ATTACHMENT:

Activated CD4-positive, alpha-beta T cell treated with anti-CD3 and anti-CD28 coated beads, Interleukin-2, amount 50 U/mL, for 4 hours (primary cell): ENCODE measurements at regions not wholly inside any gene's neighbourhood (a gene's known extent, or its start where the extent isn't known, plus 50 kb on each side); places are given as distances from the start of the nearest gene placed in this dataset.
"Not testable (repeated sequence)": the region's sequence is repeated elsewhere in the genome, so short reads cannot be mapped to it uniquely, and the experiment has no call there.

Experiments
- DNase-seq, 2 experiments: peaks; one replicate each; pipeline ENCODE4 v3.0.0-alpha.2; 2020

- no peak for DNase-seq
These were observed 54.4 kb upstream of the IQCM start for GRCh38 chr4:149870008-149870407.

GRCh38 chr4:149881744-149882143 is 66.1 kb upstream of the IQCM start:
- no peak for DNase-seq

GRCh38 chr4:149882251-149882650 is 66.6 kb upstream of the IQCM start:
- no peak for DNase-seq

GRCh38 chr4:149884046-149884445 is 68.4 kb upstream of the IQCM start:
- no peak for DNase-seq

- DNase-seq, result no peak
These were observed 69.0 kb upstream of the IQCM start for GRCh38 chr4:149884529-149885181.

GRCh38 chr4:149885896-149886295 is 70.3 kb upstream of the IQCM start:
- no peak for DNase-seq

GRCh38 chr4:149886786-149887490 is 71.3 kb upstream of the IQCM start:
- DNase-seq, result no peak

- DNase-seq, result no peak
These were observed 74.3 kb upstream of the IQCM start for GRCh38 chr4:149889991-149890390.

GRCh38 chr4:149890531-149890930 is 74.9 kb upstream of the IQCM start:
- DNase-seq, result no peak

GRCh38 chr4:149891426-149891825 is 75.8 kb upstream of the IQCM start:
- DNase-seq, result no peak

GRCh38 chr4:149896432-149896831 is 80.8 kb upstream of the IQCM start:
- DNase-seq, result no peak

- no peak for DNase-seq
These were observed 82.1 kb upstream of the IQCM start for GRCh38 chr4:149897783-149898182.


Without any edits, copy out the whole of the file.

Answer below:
Activated CD4-positive, alpha-beta T cell treated with anti-CD3 and anti-CD28 coated beads, Interleukin-2, amount 50 U/mL, for 4 hours (primary cell): ENCODE measurements at regions not wholly inside any gene's neighbourhood (a gene's known extent, or its start where the extent isn't known, plus 50 kb on each side); places are given as distances from the start of the nearest gene placed in this dataset.
"Not testable (repeated sequence)": the region's sequence is repeated elsewhere in the genome, so short reads cannot be mapped to it uniquely, and the experiment has no call there.

Experiments
- DNase-seq, 2 experiments: peaks; one replicate each; pipeline ENCODE4 v3.0.0-alpha.2; 2020

- no peak for DNase-seq
These were observed 54.4 kb upstream of the IQCM start for GRCh38 chr4:149870008-149870407.

GRCh38 chr4:149881744-149882143 is 66.1 kb upstream of the IQCM start:
- no peak for DNase-seq

GRCh38 chr4:149882251-149882650 is 66.6 kb upstream of the IQCM start:
- no peak for DNase-seq

GRCh38 chr4:149884046-149884445 is 68.4 kb upstream of the IQCM start:
- no peak for DNase-seq

- DNase-seq, result no peak
These were observed 69.0 kb upstream of the IQCM start for GRCh38 chr4:149884529-149885181.

GRCh38 chr4:149885896-149886295 is 70.3 kb upstream of the IQCM start:
- no peak for DNase-seq

GRCh38 chr4:149886786-149887490 is 71.3 kb upstream of the IQCM start:
- DNase-seq, result no peak

- DNase-seq, result no peak
These were observed 74.3 kb upstream of the IQCM start for GRCh38 chr4:149889991-149890390.

GRCh38 chr4:149890531-149890930 is 74.9 kb upstream of the IQCM start:
- DNase-seq, result no peak

GRCh38 chr4:149891426-149891825 is 75.8 kb upstream of the IQCM start:
- DNase-seq, result no peak

GRCh38 chr4:149896432-149896831 is 80.8 kb upstream of the IQCM start:
- DNase-seq, result no peak

- no peak for DNase-seq
These were observed 82.1 kb upstream of the IQCM start for GRCh38 chr4:149897783-149898182.